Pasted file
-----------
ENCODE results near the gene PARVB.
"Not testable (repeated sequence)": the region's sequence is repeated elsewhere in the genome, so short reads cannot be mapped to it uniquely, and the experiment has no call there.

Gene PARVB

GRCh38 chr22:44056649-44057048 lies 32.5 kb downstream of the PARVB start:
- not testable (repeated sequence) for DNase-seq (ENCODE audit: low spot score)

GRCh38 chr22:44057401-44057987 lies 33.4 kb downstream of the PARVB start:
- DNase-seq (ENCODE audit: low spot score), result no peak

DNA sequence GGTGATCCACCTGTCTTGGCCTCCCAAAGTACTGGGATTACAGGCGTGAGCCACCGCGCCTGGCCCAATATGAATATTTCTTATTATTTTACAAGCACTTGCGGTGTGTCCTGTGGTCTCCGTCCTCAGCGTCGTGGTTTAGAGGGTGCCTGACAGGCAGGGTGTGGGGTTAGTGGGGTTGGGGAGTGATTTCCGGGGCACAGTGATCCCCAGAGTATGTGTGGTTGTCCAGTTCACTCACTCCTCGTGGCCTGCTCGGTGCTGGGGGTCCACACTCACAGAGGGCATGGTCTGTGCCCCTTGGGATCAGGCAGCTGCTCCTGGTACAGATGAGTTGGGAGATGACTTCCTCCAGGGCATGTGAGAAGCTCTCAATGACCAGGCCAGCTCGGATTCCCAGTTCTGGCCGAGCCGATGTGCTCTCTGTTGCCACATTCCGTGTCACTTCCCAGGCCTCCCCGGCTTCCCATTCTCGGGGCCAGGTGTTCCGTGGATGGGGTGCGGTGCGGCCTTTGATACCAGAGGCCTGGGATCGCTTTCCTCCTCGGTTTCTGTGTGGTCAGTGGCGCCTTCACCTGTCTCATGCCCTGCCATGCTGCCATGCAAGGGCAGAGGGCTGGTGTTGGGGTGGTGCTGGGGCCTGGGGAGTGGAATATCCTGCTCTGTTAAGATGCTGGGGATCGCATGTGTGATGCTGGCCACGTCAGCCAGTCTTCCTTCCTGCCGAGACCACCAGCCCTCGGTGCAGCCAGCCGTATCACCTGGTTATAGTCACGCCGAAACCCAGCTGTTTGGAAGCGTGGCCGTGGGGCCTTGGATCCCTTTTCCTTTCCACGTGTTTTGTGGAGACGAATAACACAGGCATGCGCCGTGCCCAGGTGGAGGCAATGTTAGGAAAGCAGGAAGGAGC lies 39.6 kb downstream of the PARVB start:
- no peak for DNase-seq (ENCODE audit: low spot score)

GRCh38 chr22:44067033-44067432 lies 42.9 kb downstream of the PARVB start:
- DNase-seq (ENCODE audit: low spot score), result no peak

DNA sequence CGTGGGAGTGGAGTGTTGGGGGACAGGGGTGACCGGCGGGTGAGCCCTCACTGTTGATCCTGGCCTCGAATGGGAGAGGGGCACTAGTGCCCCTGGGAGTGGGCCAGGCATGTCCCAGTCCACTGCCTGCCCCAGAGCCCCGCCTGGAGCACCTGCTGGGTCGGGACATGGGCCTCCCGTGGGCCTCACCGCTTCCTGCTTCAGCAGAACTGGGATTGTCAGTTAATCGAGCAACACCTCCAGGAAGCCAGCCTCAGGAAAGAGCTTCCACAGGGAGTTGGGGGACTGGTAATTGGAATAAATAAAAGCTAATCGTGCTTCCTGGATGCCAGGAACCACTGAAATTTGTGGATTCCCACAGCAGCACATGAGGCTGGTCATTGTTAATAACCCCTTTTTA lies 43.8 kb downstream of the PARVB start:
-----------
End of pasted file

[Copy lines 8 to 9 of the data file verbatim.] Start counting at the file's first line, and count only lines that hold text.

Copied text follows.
DNA sequence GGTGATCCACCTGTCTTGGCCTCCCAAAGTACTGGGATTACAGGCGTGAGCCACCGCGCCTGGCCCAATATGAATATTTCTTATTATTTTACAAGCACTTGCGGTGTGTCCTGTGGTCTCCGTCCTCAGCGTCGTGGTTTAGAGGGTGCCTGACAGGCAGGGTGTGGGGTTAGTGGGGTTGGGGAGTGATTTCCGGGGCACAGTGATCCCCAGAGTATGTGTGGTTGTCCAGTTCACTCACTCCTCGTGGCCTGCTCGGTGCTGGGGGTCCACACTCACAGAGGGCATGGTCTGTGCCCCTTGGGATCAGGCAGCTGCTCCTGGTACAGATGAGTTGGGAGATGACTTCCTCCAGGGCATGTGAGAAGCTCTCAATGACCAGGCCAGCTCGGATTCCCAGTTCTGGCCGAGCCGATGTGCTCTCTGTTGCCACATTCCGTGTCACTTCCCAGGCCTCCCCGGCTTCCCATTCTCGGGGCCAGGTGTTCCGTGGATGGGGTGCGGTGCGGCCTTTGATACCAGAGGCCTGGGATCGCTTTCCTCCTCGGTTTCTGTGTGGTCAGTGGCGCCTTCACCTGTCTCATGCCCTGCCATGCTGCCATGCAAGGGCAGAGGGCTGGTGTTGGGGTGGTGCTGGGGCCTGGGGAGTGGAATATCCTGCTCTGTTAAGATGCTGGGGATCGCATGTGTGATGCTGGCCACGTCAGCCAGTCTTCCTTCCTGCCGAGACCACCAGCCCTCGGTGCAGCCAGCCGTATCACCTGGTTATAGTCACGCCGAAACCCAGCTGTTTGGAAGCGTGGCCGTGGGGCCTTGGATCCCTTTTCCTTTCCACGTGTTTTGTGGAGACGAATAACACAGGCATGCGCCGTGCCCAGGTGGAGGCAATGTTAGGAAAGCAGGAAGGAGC lies 39.6 kb downstream of the PARVB start:
- no peak for DNase-seq (ENCODE audit: low spot score)